RB Leipzig’s 3-4-2-1 fails in Bremen
Since returning from the winter break, RB Leipzig have failed to replicate the outstanding performances that had shocked the Bundesliga in the Hinrunde. Looking to remedy their drop-off, Hasenhüttl moved away from the customary 4-2-2-2 against Werder Bremen, in favour of a 3-4-2-1. The change certainly didn’t bring about the desired result, but was an interesting one in itself and will be the basis of this analysis.
Although many teams are enjoying success with a 3-4-2-1 shape this year, it was particularly surprising to see this come from Leipzig. It could potentially be to create greater security against more direct attacks, as the midfield ‘2-2’ is retained while the backline is bolstered over an additional striker. Furthermore, similar structures can sometimes form naturally from Leipzig’s possession game – against Hoffenheim they created a back-three by the use of asymmetrical full-backs while it’s not uncommon to see a six drop to the side of the centerbacks during build-up.
Impact on the Pressing Game
Leipzig’s pressing shape acted quite similarly to that of a typical 3-4-2-1. The front three’s role was largely to funnel the Werder build-up towards the wider areas, which began with curved pressing runs from Werner to direct the central centerback towards a particular side. They commonly drew the opponents to play down the right of Leipzig’s shape, for reasons which I’m not particularly sure. In these moments, Werder would try to challenge the defense with direct lofted passes down the left flank, where Junuzovic would commonly make overloading diagonal runs while Pizarro and Bauer stretched the link between Upamecano and Schmitz. This was a common movement pattern from the home team, which threatened to disrupt the stability of Leipzig though it failed to conjure up any concrete attacking opportunities.
The additional centerback in the defensive line gave added protection against the more direct attacks of Werder. Both Upamecano and Compper were particularly man-oriented and against the two opposition strikers, and the former in particular was strong in covering Pizarro who commonly dropped to receive vertical passes.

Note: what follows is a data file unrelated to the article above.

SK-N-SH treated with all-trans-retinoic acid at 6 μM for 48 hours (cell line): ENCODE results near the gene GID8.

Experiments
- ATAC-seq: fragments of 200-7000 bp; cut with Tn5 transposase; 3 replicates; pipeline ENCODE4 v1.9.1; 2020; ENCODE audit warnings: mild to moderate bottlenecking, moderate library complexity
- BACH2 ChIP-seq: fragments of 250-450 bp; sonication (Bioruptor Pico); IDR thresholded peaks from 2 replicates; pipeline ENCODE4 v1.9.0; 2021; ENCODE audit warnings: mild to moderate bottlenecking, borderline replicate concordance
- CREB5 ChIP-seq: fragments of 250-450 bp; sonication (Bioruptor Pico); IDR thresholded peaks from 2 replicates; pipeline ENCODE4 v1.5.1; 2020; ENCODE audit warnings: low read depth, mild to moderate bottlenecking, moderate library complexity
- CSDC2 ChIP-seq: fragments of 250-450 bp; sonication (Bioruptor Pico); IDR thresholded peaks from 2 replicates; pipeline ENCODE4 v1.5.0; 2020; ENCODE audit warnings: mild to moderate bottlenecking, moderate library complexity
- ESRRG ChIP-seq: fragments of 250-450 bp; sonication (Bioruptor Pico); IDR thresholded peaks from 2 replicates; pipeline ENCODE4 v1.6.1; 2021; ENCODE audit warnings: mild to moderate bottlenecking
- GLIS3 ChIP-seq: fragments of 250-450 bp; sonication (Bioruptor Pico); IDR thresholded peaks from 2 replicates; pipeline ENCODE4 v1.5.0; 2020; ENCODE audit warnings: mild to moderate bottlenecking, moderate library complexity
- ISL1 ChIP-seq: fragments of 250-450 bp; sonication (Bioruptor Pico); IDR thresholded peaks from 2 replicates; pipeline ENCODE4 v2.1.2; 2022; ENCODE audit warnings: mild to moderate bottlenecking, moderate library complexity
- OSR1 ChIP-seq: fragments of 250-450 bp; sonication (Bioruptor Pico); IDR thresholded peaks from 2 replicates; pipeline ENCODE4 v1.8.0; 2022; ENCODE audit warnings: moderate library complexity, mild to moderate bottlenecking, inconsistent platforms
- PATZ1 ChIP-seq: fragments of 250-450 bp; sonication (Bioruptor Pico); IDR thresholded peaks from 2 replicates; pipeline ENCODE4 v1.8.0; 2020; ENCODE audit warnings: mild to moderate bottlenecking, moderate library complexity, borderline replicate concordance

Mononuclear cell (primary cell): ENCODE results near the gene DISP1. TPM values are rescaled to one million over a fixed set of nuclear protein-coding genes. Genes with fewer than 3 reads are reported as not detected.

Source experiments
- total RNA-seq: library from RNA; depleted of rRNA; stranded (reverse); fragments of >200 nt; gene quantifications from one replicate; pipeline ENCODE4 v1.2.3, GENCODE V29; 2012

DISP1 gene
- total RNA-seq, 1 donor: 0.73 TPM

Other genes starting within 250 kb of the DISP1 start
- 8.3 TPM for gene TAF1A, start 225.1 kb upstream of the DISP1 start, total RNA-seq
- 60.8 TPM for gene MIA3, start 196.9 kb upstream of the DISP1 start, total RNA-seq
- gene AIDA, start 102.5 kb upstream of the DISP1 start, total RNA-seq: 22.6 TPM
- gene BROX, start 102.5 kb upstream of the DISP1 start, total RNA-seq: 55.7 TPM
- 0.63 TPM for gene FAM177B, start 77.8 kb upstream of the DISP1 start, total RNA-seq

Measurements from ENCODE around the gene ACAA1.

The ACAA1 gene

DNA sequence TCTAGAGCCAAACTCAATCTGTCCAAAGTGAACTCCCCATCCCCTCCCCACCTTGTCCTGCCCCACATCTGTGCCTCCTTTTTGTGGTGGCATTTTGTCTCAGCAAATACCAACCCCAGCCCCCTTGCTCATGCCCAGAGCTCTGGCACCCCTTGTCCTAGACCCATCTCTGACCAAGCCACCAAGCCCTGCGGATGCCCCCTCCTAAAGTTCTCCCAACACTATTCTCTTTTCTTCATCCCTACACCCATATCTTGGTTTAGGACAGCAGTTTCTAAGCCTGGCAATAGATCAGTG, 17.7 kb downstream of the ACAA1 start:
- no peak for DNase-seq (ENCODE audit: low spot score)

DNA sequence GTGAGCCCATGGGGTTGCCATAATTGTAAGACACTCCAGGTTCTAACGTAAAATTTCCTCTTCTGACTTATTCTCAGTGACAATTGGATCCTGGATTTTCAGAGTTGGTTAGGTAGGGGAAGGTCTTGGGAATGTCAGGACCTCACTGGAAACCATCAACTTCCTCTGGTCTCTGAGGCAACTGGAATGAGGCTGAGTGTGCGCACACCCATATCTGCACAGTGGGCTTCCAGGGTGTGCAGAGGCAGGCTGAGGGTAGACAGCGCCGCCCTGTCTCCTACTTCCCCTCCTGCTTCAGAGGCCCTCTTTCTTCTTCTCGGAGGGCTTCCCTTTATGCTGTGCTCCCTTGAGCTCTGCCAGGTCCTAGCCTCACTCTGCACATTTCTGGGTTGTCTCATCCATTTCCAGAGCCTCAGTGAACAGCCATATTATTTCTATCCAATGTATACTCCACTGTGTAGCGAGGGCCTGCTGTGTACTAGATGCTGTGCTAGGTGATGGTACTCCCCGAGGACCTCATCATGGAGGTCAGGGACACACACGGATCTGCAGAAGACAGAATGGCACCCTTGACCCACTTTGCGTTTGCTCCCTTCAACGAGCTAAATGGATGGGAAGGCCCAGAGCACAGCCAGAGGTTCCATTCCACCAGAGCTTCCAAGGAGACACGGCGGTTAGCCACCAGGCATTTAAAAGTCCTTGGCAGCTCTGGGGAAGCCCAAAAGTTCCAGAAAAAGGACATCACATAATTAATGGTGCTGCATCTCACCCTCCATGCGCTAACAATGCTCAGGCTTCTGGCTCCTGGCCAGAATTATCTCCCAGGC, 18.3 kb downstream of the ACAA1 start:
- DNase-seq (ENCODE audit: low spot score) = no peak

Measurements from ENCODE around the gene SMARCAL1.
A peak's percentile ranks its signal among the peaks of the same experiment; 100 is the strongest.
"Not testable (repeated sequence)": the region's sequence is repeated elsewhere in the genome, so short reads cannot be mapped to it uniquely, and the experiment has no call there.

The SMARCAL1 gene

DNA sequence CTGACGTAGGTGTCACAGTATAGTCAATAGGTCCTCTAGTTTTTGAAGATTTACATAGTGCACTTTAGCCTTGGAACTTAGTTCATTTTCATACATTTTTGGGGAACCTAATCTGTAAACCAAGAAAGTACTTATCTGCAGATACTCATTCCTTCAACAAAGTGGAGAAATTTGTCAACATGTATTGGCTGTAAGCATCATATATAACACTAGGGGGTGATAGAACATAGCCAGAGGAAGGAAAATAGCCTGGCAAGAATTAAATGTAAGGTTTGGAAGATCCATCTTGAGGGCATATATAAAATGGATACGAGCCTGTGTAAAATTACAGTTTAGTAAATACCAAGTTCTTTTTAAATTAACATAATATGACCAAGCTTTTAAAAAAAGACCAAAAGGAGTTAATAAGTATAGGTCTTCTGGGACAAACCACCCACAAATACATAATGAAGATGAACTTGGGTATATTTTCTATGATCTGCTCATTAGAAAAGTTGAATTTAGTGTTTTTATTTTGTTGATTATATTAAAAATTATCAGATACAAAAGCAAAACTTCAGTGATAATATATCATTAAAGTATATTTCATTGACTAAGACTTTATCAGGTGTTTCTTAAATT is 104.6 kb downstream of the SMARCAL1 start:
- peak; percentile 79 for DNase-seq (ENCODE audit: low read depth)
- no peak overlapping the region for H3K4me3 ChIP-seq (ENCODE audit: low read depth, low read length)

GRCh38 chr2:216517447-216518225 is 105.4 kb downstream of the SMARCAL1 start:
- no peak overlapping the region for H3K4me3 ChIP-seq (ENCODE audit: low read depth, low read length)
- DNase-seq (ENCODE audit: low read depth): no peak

A noticeable change from their typical performances was the lesser intensity of movements inside the defensive block. For example, if Werner was bypassed centrally, there was often little reaction from Sabitzer or Forsberg in recreating access and preventing or at least slowing the progression. This is less likely to be a product of the formation change, although their lesser presence in the first line could have resulted in a more passive approach from the forwards, which I doubt was intended from the management.
Impact on Vertical Game
Obviously, the change in shape didn’t result in a deviation from their vertical game which is deep-rooted in Leipzig’s successes so far. The altered structure, however, did have an important influence on the tactics behind this direct strategy. By removing a forward from their attack, Leipzig’s change was theoretically counterproductive. In an attacking style where high presence in the last line is crucial, their new attacking shape made it more difficult to occupy these spaces as dominantly. The weaker occupancy of attacking areas made it more difficult to use their direct and vertical combinations and overload the opponents’ defensive line. Moreover, their ability to create counterpressing overloads for a miscued direct pass were similarly diminished.
Still, the side aimed to play vertically into the front three, usually with Werner being the recipient of a direct pass and being able to play back towards his own goal. However, this structure resulted in a more stretched attacking group which gave less connectivity to create combinations. A key feature of how Leipzig combine is their directness towards goal. They often play one vertical pass followed by a shorter backwards pass and so forth, which allows for fast progression due to the superior perspective of the recipient of the shorter pass. What this requires, however, is sufficient vertical staggering, with players positioned on different ‘heights’ moving up the field. Without this, it’s much more difficult to play the consecutive vertical back-and-forth passes to break the lines.